Thursday, May 04, 2006

Tidal Wave was coming?

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There seems to be an element of confusion in NZ in regards to how the local councils and Civil Defence handled the warning yesterday that a tidal wave was expected to hit.

I heard the news up here at about 945 am local time PST and promptly called family and friends that lived or live close to the water. I had a couple of people evacuate their waterfront apartments, a couple and their dog took a drive inland and another friend promptly put his wife, children and beloved alsation into the car and was driving up MT Eden until the threat was dropped.

I am glad that nothing happened, but who is responsible for waking up people in the middle of the night if there is a threat. Surely Kiwi's cant rely on people overseas ringing up to see if they are ok?

What is the Civil Defence's policy? Who makes the call and where do you go?

We are all lucky nothing happened, but it certainly gets you thinking, because it can happen at any time without warning. What is your plan if a earthquake, volcano, or tidal wave hits?

17 comments:

Rymann said...

Rob, I think Lynn from Tawa was on standby to call everyone in Auckland to warn them, and was just waiting for Telecom's $5 weekend rates to start.

Rob Good said...

Well I hope that issues are addressed so that when something really happens NZ will know what to do.
Lynn can only call one person at a time.

Mike J. Stark said...

Based on current civil defense warnings we have several options. (1) Drown (2) Fry to a crisp (3) get crushed or (4) get a 24/7 contact at the civil defense bureau

Aaron Bhatnagar said...

The NZ Civil Defence response appears to be woeful, and the Minister himself has said that big improvements are needed.

And Rob - thanks again for the phone call :-)

tonyc said...

I only found out driving to work on the car radio. Makes me wonder HOW sleeping households would be warned if, like me, no-one phoned from abroad. We haven't got air-raid sirens atop power poles (indeed, most suburbs don't even have power poles anymore). Hey Rob, this unit you sold me, possibly tens of metres above sea level, might just be my lifesaver.

Andrew said...

The civil defence part at the back of the Yellow Pages used to say, "If you see a tsunami coming it's too late to run."

Rob Good said...

Tony, unless it was the mother of all waves, you should be fine in your nice comfortable apartment that I did indeed sell you. I bet it has doubled in price by now. Now Andrew, what were we taught in school to do if the tide disappears?

Aaron Bhatnagar said...

The rule of thumb is 35m above sea level and 1 km inland plus to be on the safe side.

Mike J. Stark said...

I find it interesting that we all heard from family and friends from overseas other than anyone in NZ. The Gisbourne mayor heard about the warning when watching CNN (what he was doing at 3am?)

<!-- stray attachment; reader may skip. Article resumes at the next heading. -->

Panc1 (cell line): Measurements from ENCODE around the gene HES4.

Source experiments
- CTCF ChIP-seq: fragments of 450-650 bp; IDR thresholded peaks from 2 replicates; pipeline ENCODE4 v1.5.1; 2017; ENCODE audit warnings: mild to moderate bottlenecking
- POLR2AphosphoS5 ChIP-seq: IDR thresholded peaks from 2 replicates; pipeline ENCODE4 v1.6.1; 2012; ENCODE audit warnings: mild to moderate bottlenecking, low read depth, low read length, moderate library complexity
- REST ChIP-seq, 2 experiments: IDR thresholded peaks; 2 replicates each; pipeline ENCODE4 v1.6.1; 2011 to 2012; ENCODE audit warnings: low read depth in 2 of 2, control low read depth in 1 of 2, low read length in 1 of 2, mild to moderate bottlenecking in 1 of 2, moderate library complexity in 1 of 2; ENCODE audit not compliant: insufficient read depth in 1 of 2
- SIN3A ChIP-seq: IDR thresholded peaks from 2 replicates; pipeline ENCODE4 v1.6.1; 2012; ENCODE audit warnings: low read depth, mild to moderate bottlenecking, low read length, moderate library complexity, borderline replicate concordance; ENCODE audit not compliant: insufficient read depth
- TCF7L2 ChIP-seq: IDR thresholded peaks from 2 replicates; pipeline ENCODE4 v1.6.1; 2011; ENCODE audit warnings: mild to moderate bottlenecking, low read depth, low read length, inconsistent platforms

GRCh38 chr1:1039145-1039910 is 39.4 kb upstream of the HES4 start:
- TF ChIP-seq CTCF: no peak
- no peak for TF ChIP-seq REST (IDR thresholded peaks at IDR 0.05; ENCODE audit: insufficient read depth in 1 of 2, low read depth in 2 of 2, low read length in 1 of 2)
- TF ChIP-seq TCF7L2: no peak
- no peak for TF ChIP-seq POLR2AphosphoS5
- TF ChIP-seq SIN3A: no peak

Cactus Kate said...

Rob

Thanks for the warning via another party who heard it from the source.

Fortunately I no longer have close friends that can afford coastal property so I did not worry. They were smart enough to sell out during the boom.

I am sure my family would have been looked after by civil defence so saw no need to call them.

Kate

Andrew said...

>Now Andrew, what were we taught in school to do if the tide disappears?

I don't know Rob. I must have been away from school that day. I think I'd start panicking.

t selwyn said...

As part of my mission to have sirens at 1pm on Anzac day I rang up the Auckland Civil Defence chief bureaucrat who said there were no sirens at all! I asked how on earth people were to be alerted in a tsunami situation and he said that police cars would drive around telling people! But, I said, why would policemen or anyone else go down to the waterfront area where they would be in danger to warn people - they would be killed too. No answer to that one. I suggested to him a system of sirens that could be tested every ANZAC day - he said it would cost a fortune. Negligent to the max. They are all, all of them, utterly hopeless.

Sirens can cost up to a $4k each and have a range of 5km in still air. Even if you needed 100 for Auckland the capital cost would only be $0.5m. It's small change really. But no one listens...

Rob Good said...

I think you are right. Sirens would be the best way of notifying the locals when there was a wave on route. It is beyond me as to why the Govt has not got these in place. Hopefully now they will do.

Aaron Bhatnagar said...

Tim, that's such a good point I'm going to pass that onto our councillors. I doubt you would need 100 for Auckland City (perhaps including the other TLAs you would) but even if only 50 were needed, its chump change for a city.

Rob Good said...

Well get onto it Aaron... That will be a good project for you.....

t selwyn said...

Go for it Aaron! The cost-benefit ratio is positive. I'll put it onto the ACC annual plan submission too.

Rob Good said...

Excellent